Fault Analysis Symmetrical Components

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13 Οκτ 2013 (πριν από 3 χρόνια και 9 μήνες)

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Fault Analysis







Symmetrical Components

1

Fault Analysis


The cause of electric power system faults is
insulation breakdown


This breakdown can be due to a variety of
different factors:


Lightning.


wires blowing together in the wind.


animals or plants coming in contact with the
wires.


salt spray or pollution on insulators.

2

Fault Types


There are two main types of faults


Symmetric faults: system remains balanced; these faults
are relatively rare, but are the easiest to analyze so we’ll
consider them first.


Un
-
symmetric faults: system is no longer balanced; very
common, but more difficult to analyze.


The most common type of fault on a three phase system by
far is the single line
-
to
-
ground (SLG), followed by the line
-
to
-
line faults (LL), double line
-
to
-
ground (DLG) faults, and
balanced three phase faults.


3

Fault Analysis


Fault currents cause equipment damage due to both
thermal and mechanical processes.


Goal of fault analysis is to determine the magnitudes
of the currents present during the fault.


need to determine the maximum current to insure
devices can survive the fault.


need to determine the maximum current the circuit
breakers (CBs) need to interrupt to correctly size the
CBs.

4

Fault Analysis Solution Techniques


Circuit models used during the fault allow the network to be
represented as a linear circuit


There are two main methods for solving for fault currents:

1.
Direct method: Use pre
-
fault conditions to solve for the
internal machine voltages; then apply fault and solve
directly.

2.
Superposition: Fault is represented by two opposing
voltage sources; solve system by superposition.

5

Analysis of Un
-
Symmetric Systems


Except for the balanced three
-
phase fault, faults result in
an unbalanced system.


The most common types of faults are single line
-
ground
(SLG) and line
-
line (LL). Other types are double line
-
ground (DLG), open conductor, and balanced three phase.


System is only unbalanced at point of fault!


The easiest method to analyze unbalanced system
operation due to faults is through the use of
Symmetrical
Components

6

Symmetric Components


The key idea of symmetrical component analysis is to
decompose the system into three sequence networks.
The networks are then coupled only at the point of the
unbalance (i.e., the fault)


The three sequence networks are known as the


positive sequence (this is the one we’ve been using).


negative sequence.


zero sequence.

7

Positive Sequence Sets


The positive sequence sets
have three phase
currents/voltages with
equal magnitude, with
phase b lagging phase a by
120
°
, and phase c lagging
phase b by
120
°
.


We’ve been studying
positive sequence sets.

Positive sequence sets
have zero neutral current

8

Negative Sequence Sets


The negative sequence sets
have three phase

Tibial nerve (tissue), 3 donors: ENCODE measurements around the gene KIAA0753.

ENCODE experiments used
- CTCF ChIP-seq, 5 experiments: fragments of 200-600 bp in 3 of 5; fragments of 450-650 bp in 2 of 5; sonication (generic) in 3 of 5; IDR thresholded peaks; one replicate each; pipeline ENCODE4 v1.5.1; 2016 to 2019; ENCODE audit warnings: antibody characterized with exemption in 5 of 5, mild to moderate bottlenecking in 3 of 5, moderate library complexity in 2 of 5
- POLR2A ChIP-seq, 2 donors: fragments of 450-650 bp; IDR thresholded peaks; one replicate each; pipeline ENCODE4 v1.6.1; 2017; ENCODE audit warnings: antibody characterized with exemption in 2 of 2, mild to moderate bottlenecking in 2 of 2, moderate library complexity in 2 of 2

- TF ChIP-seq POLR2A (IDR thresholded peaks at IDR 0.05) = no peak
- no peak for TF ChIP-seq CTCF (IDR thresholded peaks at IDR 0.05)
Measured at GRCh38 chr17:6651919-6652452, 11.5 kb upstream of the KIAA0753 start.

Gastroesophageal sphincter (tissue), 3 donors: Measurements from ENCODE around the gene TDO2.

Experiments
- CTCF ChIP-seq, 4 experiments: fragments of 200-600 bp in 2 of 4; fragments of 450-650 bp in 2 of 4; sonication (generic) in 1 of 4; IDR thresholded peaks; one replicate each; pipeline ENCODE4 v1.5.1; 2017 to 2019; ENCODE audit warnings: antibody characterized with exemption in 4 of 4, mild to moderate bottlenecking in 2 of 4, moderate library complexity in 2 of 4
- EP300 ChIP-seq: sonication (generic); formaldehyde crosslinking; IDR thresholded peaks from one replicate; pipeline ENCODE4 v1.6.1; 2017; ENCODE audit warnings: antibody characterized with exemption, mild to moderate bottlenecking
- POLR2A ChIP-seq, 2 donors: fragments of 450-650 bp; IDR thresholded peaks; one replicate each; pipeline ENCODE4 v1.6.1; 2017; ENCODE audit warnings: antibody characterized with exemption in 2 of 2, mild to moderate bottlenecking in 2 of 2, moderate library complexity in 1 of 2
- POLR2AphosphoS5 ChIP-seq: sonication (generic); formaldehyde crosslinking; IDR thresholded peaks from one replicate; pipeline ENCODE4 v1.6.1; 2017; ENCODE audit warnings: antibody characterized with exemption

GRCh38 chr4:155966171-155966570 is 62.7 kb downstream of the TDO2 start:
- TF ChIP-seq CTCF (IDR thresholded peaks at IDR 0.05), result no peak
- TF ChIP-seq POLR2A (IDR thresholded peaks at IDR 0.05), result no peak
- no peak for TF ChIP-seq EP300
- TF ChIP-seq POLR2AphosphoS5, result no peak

currents/voltages with
equal magnitude, with
phase b
leading

phase a by
120
°
, and phase c
leading

phase b by
120
°
.


Negative sequence sets are
similar to positive
sequence, except the phase
order is reversed


Negative sequence sets
have zero neutral current

Zero Sequence Sets


Zero sequence sets have three
values with equal magnitude and
angle.


Zero sequence sets have neutral
current


Zero Sequence vectors with

Zero phase shift.

Sequence Set Representation


Any

arbitrary set of three phasors, say I
a
, I
b
, I
c

can be
represented as a sum of the three sequence sets

11

Conversion from Sequence to Phase

=

12

Conversion Sequence to Phase

13

Conversion Phase to Sequence

14

Example

15

Example

16

Power in Symmetrical Components


The total power in a three
-
phase network is given in
terms of phase variables by

where the asterisk denotes complex conjugation. We can show that the

corresponding expression in terms of sequence variables is given by

The total power is three times the sum of powers in individual
sequence networks.

17

Use of Symmetrical Components


Consider the following wye
-
connected load:

18

Use of Symmetrical Components

19

Networks are Now Decoupled

20

Grounding


When studying unbalanced system operation how a
system is grounded can have a major impact on the fault
flows


Ground current only impacts zero sequence system


In previous example if load was ungrounded the zero
sequence network is (with Z
n
equal infinity):

21

Grounding, cont’d


Voltages are always defined as a voltage difference.
The ground is used to establish the zero voltage
reference point


ground need not be the actual ground (e.g., an
airplane)


During balanced system operation we can ignore the
ground since there is no neutral current


There are two primary reasons for grounding electrical
systems

1.
safety

2.
protect equipment


22

Sequence diagrams for generators


Key point: generators only produce positive sequence voltages; therefore
only the positive sequence has a voltage source.

During a fault Z+


Z




Xd”. The zero sequence impedance is
usually substantially smaller. The value of Zn depends on
whether the generator is grounded.

23

Sequence diagrams for Transformers


The positive and negative sequence diagrams for transformers are similar to those for
transmission lines.


The zero sequence network depends upon both how the transformer is grounded and
its type of connection. The easiest to understand is a double grounded wye
-
wye

24

Transformer Sequence Diagrams

25

Unbalanced Fault Analysis


The first step in the analysis of unbalanced faults is to assemble
the three sequence networks.


For example, for the following power system let’s develop the
sequence networks.

26

Sequence Diagrams

Positive Sequence Network

Negative Sequence Network

27

Negative Sequence Network

28

Zero Sequence Network

29